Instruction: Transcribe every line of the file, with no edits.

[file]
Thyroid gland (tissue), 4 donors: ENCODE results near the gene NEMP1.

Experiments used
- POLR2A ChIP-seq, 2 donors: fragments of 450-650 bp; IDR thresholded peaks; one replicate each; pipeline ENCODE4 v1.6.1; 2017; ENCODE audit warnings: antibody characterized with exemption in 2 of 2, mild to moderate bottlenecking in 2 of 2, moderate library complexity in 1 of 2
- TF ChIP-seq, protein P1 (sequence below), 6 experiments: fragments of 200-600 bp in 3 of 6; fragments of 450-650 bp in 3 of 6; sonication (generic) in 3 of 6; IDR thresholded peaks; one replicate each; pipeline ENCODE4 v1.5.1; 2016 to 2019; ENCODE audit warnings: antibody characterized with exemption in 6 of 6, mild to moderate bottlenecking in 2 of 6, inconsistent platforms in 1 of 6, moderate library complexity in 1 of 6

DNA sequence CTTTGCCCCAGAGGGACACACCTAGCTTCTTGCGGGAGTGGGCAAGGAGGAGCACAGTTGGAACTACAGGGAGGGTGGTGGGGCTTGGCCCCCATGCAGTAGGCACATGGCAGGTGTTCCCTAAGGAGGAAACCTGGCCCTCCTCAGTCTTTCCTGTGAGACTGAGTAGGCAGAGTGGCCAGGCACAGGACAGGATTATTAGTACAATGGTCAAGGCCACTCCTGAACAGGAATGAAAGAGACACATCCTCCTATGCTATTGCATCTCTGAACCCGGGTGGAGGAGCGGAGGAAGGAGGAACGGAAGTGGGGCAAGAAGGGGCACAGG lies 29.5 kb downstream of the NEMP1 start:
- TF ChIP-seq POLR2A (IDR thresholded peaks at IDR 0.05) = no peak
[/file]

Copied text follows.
Thyroid gland (tissue), 4 donors: ENCODE results near the gene NEMP1.

Experiments used
- POLR2A ChIP-seq, 2 donors: fragments of 450-650 bp; IDR thresholded peaks; one replicate each; pipeline ENCODE4 v1.6.1; 2017; ENCODE audit warnings: antibody characterized with exemption in 2 of 2, mild to moderate bottlenecking in 2 of 2, moderate library complexity in 1 of 2
- TF ChIP-seq, protein P1 (sequence below), 6 experiments: fragments of 200-600 bp in 3 of 6; fragments of 450-650 bp in 3 of 6; sonication (generic) in 3 of 6; IDR thresholded peaks; one replicate each; pipeline ENCODE4 v1.5.1; 2016 to 2019; ENCODE audit warnings: antibody characterized with exemption in 6 of 6, mild to moderate bottlenecking in 2 of 6, inconsistent platforms in 1 of 6, moderate library complexity in 1 of 6

DNA sequence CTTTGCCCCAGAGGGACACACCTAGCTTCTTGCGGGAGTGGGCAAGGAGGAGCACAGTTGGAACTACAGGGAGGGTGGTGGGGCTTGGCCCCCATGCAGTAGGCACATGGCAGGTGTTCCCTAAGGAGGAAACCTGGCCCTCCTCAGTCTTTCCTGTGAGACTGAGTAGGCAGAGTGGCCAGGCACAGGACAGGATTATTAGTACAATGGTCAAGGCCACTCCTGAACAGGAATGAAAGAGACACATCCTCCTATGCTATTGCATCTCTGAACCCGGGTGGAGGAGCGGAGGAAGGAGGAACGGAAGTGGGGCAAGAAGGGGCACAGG lies 29.5 kb downstream of the NEMP1 start:
- TF ChIP-seq POLR2A (IDR thresholded peaks at IDR 0.05) = no peak